Security council topic

Delegates in the Security Council for this year’s SPMUN will be discussing the 2014 Crimean crisis and the 2014 Gaza conflict.

Ukraine and Russia have developed a complex relationship with each other since history. As the territory of Ukraine was changing throughout history, ethnic Ukrainian and ethnic Russians started to inhabit within distinct regions of the single nation. The Ukrainians settled mostly in the northern and western regions while the southern and eastern parts were occupied by ethnic Russians. In a 1991 referendum, more than 90% of the Ukrainians voted for independence. As for Crimea, Crimea was transferred to Ukraine in 1944 and has remained part of Ukraine up until the the recent conflict between Ukraine and Russia which began in 2013. Despite Ukraine and Crimea’s independence from Russia, their relationship between Russia are close in many aspects, politically, geographically and demographically.

The onset of the crisis began with the domestic unrest in Ukraine. In November, 2013, there were protests in the streets against Ukrainian President Viktor Yanukovych for abandoning an agreement that would increase trade ties with the EU, thereby weakening Russian economic influence. About 100,000 people attended a protest in Kiev, the nation’s capital, regarded as  the largest demonstration in the country since the Orange Revolution. Police reacted to this by attacking and arresting protesters, images of which spread rapidly across the web.

In the midst of the turmoil, Vladimir Putin offered to buy $15 billion of Ukrainian goods and lower the price of imported Russian gas. About two months after this offer, President Yanukovych came to a compromise with the opposition leaders but disappeared the day after, resulting in the parliament’s vote to remove Mr. Yanukovych from office and appoint an interim president, Olexander Turchynov. It was later noticed that Mr Yanukovych had fled to Russia. By late February 2014, pro-Russian armed men occupied important government buildings in Crimea’s capital, Simferopol. This past March 16, a referendum on Crimea’s secession to Russia was conducted with 97% of Crimean voters voting to secede from Ukraine and join Russia. Two days later, President Putin agreed to a bill to accept Crimea into Russia.

In the mean time, Ukraine, in particular the eastern region, witnessed pro-Russian separatists attacks on government forces, resulting in the Ukrainian government launching an “anti-terrorist operation”. This MUN conference calls for the safeguarding the integrity of Ukraine and deals with issues such as self-determination, territorial integrity and sovereignty.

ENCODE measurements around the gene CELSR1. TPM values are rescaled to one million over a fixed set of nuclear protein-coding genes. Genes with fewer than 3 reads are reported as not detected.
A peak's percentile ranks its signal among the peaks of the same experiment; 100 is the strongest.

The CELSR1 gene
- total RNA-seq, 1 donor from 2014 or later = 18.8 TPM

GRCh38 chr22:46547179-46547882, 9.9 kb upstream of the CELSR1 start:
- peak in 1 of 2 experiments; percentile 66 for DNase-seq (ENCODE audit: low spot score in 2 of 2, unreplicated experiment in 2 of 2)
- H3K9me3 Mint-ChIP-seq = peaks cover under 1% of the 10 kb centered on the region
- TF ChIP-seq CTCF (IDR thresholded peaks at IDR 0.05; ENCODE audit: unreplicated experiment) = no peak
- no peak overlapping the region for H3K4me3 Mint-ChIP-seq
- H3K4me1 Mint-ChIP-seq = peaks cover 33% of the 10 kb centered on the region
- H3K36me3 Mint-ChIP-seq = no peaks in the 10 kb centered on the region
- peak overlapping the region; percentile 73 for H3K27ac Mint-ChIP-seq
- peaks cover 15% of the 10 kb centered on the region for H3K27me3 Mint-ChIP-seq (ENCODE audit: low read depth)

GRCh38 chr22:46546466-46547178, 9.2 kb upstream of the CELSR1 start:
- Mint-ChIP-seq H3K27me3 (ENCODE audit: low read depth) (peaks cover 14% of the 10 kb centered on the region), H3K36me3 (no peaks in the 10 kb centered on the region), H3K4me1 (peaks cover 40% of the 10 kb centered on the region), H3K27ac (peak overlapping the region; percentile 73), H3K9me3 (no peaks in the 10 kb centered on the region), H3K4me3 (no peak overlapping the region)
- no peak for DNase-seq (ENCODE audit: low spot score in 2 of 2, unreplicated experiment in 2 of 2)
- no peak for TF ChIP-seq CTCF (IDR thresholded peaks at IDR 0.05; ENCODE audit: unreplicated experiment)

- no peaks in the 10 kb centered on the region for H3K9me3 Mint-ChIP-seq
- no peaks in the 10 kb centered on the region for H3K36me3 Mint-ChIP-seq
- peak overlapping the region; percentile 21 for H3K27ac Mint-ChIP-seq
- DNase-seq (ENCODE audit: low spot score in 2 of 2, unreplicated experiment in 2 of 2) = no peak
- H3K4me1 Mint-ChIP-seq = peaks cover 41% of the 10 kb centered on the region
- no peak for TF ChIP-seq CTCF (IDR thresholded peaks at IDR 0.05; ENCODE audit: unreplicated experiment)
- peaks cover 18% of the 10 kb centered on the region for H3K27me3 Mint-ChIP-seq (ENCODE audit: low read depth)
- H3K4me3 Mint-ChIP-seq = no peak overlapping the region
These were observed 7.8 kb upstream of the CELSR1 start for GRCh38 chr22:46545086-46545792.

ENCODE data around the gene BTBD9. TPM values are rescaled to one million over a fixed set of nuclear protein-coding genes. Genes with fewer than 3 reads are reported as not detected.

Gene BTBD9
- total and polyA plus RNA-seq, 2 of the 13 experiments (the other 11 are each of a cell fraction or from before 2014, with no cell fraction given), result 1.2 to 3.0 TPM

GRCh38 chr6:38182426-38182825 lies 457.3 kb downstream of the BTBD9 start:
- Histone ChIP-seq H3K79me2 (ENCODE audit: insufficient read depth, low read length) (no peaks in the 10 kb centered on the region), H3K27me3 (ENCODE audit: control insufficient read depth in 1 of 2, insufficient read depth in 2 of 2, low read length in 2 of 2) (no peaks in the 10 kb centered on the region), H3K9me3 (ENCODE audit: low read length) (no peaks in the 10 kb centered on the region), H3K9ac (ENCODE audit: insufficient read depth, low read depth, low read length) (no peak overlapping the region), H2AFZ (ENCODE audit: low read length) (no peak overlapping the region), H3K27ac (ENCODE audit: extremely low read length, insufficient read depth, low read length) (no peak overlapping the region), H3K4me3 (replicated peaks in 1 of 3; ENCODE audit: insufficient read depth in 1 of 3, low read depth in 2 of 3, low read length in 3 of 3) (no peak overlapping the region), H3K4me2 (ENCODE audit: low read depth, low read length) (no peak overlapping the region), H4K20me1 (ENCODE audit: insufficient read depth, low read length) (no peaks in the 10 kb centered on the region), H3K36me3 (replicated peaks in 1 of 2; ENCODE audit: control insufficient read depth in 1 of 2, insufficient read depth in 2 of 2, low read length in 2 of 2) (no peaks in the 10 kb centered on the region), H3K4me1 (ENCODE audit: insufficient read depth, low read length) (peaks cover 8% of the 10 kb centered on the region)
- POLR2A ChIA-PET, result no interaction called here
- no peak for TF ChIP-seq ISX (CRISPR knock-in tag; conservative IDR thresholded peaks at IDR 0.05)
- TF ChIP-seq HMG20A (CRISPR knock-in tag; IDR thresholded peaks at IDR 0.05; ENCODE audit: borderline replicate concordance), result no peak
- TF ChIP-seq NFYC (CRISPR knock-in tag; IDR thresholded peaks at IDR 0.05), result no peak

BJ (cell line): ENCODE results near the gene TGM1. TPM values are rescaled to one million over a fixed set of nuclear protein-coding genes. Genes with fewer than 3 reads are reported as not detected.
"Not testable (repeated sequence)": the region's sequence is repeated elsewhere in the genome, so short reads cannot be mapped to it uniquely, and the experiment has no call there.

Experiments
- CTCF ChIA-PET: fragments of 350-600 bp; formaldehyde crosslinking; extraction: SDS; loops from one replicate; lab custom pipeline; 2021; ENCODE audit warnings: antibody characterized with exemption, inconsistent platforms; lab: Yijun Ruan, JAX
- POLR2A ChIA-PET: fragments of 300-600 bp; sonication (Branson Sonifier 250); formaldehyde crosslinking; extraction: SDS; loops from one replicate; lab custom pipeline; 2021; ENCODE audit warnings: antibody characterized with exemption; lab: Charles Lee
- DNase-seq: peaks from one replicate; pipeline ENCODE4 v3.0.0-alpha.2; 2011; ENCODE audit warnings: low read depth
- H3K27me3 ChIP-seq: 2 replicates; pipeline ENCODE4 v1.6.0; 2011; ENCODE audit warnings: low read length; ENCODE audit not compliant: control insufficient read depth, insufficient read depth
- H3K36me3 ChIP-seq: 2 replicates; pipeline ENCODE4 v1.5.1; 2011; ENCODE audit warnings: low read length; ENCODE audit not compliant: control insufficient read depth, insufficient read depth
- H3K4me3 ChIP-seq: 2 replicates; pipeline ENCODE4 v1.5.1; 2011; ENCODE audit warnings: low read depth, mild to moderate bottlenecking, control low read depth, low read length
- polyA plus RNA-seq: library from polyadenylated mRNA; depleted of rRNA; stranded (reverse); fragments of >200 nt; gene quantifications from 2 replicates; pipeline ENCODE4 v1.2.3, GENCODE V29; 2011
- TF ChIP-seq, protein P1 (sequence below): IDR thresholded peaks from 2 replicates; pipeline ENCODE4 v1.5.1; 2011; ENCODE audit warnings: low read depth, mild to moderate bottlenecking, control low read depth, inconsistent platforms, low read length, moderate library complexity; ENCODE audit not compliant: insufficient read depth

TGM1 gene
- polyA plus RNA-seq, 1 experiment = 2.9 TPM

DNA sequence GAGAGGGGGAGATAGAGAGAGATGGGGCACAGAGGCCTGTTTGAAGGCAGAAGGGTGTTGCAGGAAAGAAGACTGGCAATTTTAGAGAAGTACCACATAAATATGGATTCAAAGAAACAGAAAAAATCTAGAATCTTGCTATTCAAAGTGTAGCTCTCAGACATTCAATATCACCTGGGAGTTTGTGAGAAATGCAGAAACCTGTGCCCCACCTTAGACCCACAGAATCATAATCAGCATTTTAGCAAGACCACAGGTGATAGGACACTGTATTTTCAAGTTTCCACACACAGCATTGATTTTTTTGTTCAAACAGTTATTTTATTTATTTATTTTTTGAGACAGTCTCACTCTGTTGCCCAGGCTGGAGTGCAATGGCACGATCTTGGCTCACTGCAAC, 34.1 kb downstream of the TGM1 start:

The second topic deals with the reconciliation of the Gaza conflict. Peace seemed to have finally settled in between Israel and Palestine, but not for long. Hamas is a controlling militant group of the Gaza strip which is labeled a terrorist organization by the United State, the EU, and many other nations. On June 30th, three Israeli teenagers were kidnapped and killed, allegedly by Hamas. Hamas initially denied its involvement in this tragedy, but later Hamas’ political leader Khaled Meshaal recognized Hamas involvement. In reaction to this, Israel arrested approximately 300 Palestinians, including many Hamas members in the West Bank. Israel initiated its first attack on Gaza to which Hamas responded with rockets.

In retaliation for the murder of the three Israeli teens, on July 2nd, a Palestinian teenager was kidnapped and burned to death, resulting in riots across East Jerusalem. This led to more rocket attacks by Israel on Gaza, increasing the Palestinian death toll rapidly. The number of lives lost during these recent series of conflicts has been one of the worst in recent years.

Despite previous violations of ceasefires between the two entities, on August 26, 2014, Israel and Palestine agreed to a long-term ceasefire. The war ended after 50 days with 2,104 Palestinians, 66 Israeli soldiers and seven civilians dead. Both sides have agreed to stop all forms of military attacks. Israel has agreed to open up borders with Gaza and lift previous border restrictions, allowing for a freer flow of goods. In another bilateral agreement, Egypt opened up its borders with Gaza. In addition, Israel has extended the fishing boundaries for Palestinians.

The question now at hand is the efficacy and the length of time peace will remain in this region. Past experiences have shown not to be so confident in long-term peace and as U.S. Secretary of State John Kerry said in reaction to the ceasefire, “We are approaching the next phase with our eyes wide open. We have been down this road before, and we are all aware of the challenges ahead.” It is this very issue of maintaining peace that the delegates of SPMUN must debate and work towards over the weekend.

(Figures as of Aug 28. Sources: Palestinian Ministry of Health, OCHA, IDF)